Mistletoe, kiss of death?

Oak with mistletoe
Photo credit: Lynn Ketchum
Q:

Jackson County Health Department has asked for information on the degree (if any) of toxicity to livestock, cattle and horses specifically.

- Jackson County, Oregon
A:

Pregnant cows consuming mistletoe have been reported to abort their calves. Try to move cattle away from the mistletoe or other toxic plants by feeding some baled hay in an area away from the site. Also consider using electrified temporary fencing to keep animals out of the area.


Some cattle have died from eating mistletoe (LORANTHACEAE Western Mistletoe). Mistletoe is a conspicuous parasite on oak (rarely on alder). The entire plant is velvety-hairy; stems stout, bushy-branched, 1 to 2 feet long, forming dense clumps; leaves thick and leathery, broad, up to 1 inch long, short-stalked; flowers inconspicuous in short spikes in the leaf angles; berries pearly-white to slightly pinkish, occurring only on female plants. Western mistletoe is regarded by some authors as variety villosum of the eastern species, Phoradendron flavescens (Pursh) Nutt. Ordinarily, it appears to be unpalatable to them, but occasionally they develop an abnormal taste for it. Symptoms of poisoning In the cases on record, animals poisoned by mistletoe died suddenly with no apparent evidence of suffering. Several species of closely related mistletoe occur in southern Oregon and California, Arizona, New Mexico, and northern Mexico. One which extends northward to east-central Oregon is variety ligatum of Phoradendron juniperinum Engelm. In central Oregon it is parasitic on Juniper, and it can be recognized by the leaves which are reduced to scales and by the usually deep pink or red berries. Read more about poisonous plants found in Oregon.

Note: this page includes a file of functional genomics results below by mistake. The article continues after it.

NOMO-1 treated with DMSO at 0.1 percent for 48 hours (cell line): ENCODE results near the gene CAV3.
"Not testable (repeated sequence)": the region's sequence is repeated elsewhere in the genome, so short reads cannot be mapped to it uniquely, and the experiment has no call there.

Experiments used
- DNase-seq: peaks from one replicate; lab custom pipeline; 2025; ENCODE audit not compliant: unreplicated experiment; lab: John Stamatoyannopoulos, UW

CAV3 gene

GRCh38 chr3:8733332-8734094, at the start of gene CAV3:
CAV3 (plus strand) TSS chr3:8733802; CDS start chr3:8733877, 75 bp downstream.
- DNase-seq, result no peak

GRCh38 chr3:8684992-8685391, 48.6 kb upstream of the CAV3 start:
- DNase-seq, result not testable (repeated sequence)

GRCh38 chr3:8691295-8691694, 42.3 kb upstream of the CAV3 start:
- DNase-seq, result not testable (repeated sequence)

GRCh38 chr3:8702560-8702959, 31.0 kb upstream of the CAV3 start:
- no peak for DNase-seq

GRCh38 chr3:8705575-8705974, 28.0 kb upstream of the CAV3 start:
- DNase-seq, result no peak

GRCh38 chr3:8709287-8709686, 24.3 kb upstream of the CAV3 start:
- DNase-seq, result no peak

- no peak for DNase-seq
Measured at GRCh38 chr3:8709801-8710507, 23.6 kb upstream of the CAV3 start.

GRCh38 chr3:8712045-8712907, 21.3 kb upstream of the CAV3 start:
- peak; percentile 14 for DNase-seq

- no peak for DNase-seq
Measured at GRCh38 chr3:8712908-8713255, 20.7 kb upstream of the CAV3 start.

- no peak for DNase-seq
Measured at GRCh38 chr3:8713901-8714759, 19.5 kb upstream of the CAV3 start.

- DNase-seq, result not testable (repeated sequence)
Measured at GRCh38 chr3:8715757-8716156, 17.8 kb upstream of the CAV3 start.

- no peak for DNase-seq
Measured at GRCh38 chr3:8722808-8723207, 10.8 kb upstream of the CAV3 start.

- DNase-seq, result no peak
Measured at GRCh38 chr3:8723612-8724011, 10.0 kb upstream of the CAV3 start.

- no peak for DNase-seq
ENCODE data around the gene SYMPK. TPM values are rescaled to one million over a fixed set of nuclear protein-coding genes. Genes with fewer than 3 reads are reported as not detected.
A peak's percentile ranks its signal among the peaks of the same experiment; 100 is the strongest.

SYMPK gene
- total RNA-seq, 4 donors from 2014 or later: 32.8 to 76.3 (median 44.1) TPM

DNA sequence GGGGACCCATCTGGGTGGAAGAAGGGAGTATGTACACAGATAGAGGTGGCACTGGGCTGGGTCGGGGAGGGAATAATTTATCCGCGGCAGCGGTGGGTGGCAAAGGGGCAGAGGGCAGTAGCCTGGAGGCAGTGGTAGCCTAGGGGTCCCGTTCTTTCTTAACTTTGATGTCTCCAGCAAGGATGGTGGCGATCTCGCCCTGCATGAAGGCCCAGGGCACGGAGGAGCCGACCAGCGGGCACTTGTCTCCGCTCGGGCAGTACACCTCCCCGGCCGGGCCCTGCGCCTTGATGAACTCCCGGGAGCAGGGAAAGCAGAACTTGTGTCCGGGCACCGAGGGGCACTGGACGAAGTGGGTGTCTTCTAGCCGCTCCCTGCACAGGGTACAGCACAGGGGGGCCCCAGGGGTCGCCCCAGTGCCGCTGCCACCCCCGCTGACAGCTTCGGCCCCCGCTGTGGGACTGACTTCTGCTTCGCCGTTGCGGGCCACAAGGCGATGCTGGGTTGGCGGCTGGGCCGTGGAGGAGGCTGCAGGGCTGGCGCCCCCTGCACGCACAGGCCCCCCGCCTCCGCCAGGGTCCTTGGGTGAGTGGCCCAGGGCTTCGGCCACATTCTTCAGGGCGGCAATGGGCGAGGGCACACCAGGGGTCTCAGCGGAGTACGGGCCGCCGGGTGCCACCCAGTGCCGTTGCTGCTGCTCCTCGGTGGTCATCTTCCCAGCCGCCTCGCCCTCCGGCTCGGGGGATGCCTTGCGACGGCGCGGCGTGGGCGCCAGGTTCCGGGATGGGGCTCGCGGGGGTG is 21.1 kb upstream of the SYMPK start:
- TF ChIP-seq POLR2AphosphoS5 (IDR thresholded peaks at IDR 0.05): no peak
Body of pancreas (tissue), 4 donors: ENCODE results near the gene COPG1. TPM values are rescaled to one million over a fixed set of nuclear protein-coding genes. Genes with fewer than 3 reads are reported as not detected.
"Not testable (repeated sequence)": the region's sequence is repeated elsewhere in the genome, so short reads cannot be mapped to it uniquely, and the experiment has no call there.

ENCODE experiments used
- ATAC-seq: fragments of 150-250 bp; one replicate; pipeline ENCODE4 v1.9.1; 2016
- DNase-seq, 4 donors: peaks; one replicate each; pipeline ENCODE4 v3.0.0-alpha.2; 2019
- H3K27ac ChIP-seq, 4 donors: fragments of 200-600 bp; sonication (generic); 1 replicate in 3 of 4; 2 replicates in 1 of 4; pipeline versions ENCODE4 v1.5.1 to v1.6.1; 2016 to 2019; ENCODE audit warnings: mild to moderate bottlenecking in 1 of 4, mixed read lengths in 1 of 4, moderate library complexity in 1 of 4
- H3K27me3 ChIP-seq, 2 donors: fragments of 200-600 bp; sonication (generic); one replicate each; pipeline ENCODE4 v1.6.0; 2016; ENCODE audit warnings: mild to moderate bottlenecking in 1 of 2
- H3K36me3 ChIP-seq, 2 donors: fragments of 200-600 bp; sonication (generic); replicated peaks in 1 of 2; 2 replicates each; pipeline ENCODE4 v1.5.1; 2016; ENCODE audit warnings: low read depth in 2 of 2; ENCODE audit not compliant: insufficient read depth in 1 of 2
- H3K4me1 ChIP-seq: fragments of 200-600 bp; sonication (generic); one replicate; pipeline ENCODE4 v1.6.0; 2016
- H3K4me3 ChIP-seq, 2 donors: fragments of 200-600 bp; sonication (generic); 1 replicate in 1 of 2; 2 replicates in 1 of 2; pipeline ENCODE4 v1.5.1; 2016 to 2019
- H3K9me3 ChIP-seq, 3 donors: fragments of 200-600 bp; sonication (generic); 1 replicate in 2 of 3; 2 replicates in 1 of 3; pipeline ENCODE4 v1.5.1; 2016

Shelby Filley
Regional Livestock and Forage Specialist
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